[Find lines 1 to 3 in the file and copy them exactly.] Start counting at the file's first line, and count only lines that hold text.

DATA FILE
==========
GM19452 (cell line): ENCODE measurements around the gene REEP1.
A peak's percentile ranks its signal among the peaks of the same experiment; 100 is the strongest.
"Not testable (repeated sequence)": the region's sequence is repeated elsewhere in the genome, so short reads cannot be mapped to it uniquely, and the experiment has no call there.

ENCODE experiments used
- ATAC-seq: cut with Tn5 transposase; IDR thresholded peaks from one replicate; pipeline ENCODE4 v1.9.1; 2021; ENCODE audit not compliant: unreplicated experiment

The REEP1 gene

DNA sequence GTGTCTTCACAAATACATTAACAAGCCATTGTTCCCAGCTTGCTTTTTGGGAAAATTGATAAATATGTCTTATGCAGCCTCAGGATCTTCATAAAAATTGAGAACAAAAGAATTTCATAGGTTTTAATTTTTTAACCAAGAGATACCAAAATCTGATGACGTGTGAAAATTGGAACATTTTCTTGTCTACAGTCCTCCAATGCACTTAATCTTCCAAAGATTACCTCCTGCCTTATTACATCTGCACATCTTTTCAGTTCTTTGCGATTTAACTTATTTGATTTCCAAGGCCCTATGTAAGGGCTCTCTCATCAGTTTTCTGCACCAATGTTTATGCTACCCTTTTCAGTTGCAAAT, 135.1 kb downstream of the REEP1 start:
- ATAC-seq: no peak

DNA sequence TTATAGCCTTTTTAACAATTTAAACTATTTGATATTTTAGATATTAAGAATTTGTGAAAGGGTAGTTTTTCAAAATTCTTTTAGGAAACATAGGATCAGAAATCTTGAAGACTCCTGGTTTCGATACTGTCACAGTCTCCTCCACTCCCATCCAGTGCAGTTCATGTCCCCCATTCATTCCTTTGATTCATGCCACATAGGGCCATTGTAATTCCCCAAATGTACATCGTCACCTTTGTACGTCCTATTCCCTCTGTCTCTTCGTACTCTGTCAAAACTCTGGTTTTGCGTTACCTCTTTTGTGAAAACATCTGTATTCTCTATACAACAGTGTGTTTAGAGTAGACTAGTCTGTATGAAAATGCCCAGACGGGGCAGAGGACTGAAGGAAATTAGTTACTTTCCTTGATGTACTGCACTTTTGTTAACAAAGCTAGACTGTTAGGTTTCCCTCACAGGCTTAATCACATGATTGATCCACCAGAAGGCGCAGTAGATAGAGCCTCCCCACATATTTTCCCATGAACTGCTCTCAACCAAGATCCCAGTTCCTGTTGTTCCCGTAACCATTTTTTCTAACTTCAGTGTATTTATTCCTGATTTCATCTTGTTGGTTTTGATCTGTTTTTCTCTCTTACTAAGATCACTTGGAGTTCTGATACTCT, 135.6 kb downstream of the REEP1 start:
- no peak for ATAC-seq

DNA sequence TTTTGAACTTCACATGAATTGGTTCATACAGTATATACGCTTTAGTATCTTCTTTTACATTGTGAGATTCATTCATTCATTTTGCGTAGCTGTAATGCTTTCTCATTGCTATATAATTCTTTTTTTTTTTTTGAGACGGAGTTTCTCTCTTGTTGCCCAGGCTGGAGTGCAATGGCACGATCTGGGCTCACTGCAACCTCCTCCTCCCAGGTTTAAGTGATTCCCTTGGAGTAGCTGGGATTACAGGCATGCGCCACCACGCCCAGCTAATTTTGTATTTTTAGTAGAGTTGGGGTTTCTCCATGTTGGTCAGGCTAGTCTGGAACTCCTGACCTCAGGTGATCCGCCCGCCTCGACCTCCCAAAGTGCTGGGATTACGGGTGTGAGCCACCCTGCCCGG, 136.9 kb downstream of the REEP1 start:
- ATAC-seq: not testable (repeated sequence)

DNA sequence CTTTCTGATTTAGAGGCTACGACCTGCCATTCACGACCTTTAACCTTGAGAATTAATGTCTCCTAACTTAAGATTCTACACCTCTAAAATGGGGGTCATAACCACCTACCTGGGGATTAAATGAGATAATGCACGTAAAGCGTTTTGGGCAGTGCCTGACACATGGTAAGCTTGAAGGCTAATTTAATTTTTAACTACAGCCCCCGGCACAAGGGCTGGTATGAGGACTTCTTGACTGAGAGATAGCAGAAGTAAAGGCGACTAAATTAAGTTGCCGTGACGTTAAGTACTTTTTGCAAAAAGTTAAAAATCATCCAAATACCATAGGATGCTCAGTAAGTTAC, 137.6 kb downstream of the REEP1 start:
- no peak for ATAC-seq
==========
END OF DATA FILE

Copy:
GM19452 (cell line): ENCODE measurements around the gene REEP1.
A peak's percentile ranks its signal among the peaks of the same experiment; 100 is the strongest.
"Not testable (repeated sequence)": the region's sequence is repeated elsewhere in the genome, so short reads cannot be mapped to it uniquely, and the experiment has no call there.